Carbonite back-up and Audacity projects and files

Hi everyone! I recently downloaded and began using Audacity (version 2.4.2/Windows 10) and have never before used any multi-track recording programs. I’m having pretty good luck with it so far, but I need to know which back-up/cloud services will back up the multitrack (aup) projects on Audacity as well as the other, regular audio files, etc. used in Audacity. I’m going to contact Carbonite and ask them if their services will handle these Audacity projects and files, but would rather get some direct input from other Audacity users before I do so. Any help regarding this issue would be greatly appreciated.

I’m sure Carbonite can read/write ANY computer files. The “catch” is an [u]Audacity Project[/u] has a particular file-folder structure with many small files and people often mess things up when moving or sharing projects.

And, I always export to WAV whether I make a project or not (and most of the time I’m doing “simple things” and I don’t bother saving a project).

Thanks to DVDdoug for the response and the good information. That helps, but aren’t the WAV files essentially only stereo mixes of the original multi-track recordings? If so, then the original multi-track recordings would be without back-up copies, wouldn’t they? To be as safe as I know how, I have been copying and pasting the originals (aup) in one of my folders outside of the Audacity program.

WAV files can be multi-track, but are you actually recording multi-track files? Or are you mixing multiple stereo or mono WAV files?

If you are comfortable backing-up your projects and keeping the file structure straight you should be OK and you WILL have a back-up!

The main idea is to make sure you save your original files (as regular audio files) just so you don’t loose everything if your project gets trashed. It’s not THAT common and it’s usually “user error” but every couple of weeks somebody posts a question about an Audacity project that they can’t find or they can’t open, etc.

…The next major version update of Audacity will save a project as one big file but it’s in early development and there’s no projected release date yet.

So far, I’ve recorded a couple of projects, each one using several tracks (I then copied and pasted these two projects/AUP files into the music folder that is under the heading “This PC”). One of these projects, which I used purely for testing and training purposes, has a metronome track and four vocal tracks. I panned out all five tracks where I wanted them and then exported the recording as (I believe) a stereo WAV file. I then copied and pasted the WAV file into the same music folder and I am now able to play the WAV file on Windows Media Player, where it sounds exactly as it did when I panned the five tracks out in the original (the project/AUP file) in Audacity. I hope all of this is appropriate for backing these AUP and WAV files up. Everything seems to be going fine. Please let me know. If this is OK for backing the Audacity files up on my laptop, then my current task is to find a back-up/cloud service that will back up everything on my laptop (including, of course, my Audacity files). However, as I was just told by a customer service rep. from Carbonite that they do not have a plan that backs up ANY e-mail from my provider (G-mail), I have to start looking elsewhere.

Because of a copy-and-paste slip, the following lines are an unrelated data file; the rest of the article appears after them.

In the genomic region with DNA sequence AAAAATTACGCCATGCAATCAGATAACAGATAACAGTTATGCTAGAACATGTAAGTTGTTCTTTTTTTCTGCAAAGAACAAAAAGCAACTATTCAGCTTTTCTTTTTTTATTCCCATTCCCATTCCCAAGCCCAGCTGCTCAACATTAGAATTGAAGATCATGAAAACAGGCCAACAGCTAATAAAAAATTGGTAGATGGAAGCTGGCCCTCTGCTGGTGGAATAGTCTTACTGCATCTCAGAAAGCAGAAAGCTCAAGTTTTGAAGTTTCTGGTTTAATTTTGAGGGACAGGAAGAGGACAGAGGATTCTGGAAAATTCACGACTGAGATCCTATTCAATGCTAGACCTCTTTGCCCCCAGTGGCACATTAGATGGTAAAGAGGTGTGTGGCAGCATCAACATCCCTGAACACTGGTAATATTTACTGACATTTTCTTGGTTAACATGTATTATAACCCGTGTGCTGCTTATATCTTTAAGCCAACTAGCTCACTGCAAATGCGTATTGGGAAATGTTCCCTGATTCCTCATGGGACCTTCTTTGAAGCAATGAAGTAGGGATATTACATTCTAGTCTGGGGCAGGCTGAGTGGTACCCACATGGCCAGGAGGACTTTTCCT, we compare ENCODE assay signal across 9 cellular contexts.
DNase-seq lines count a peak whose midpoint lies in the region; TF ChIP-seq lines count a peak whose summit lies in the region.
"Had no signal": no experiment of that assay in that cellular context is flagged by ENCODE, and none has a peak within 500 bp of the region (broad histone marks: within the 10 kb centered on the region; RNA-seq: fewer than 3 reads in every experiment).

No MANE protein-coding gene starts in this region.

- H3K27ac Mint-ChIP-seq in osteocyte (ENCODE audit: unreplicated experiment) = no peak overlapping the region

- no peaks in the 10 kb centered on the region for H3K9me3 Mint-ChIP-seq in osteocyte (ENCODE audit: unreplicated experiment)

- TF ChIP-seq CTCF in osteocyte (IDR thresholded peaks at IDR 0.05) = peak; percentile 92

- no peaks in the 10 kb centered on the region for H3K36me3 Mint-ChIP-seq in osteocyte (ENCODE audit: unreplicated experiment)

A couple of points re. Audacity projects:

  1. Whatever backup solution you use, ensure that it does not access Audacity Projects while they are open. “Synchronizing” Audacity Projects with cloud services while they are open can corrupt the project.

  2. The next Audacity release uses a new project format that is a single file. That should make backing up much easier, though you should still avoid backing up while the project is open.

Danger, Will Robinson!

Be sure that you understand the structure of and audacity project. It consists of hundreds of small six-second “wav” files, a file directory structure, and an aup file that contains instructions on where to locate these file and exactly how they are stitched together to create your project.

If you copy only the .aup file and think that is making a backup of the project, you are going to be in for a rude awakening! See here for the Audacity Project structure: https://manual.audacityteam.org/man/audacity_projects.html

Note also as DVDdoug and steve mention that the next release of Audacity will provide a solution to this issue.

I hope this helps! :smiley:

Many thanks to DVDdoug, steve, and jademan for all the input; especially the warnings! I plan to go over the project structure information in the Audacity manual with a fine-tooth comb. But, in regard to the last warning (from jademan), am I correct in my understanding that it will be OK for me to copy and paste the project’s AUP file into my music folder AS LONG AS I copy and paste the project’s data file along with it EACH TIME I back up the project?

Dan,

Yes. And I am sure that you know what you are doing. I was more afraid that someone else might interpret your comments that you just might be trying to do a backup via the aup file alone, and I was concerned that other less informed people might get the wrong message. By the way, dozens if not hundreds of people have complained here on this forum that they dutifully copied the aup and project folders together and named (or re-named) everything exactly the way it should be, but have lost everything that was in their once-in-a-lifetime project.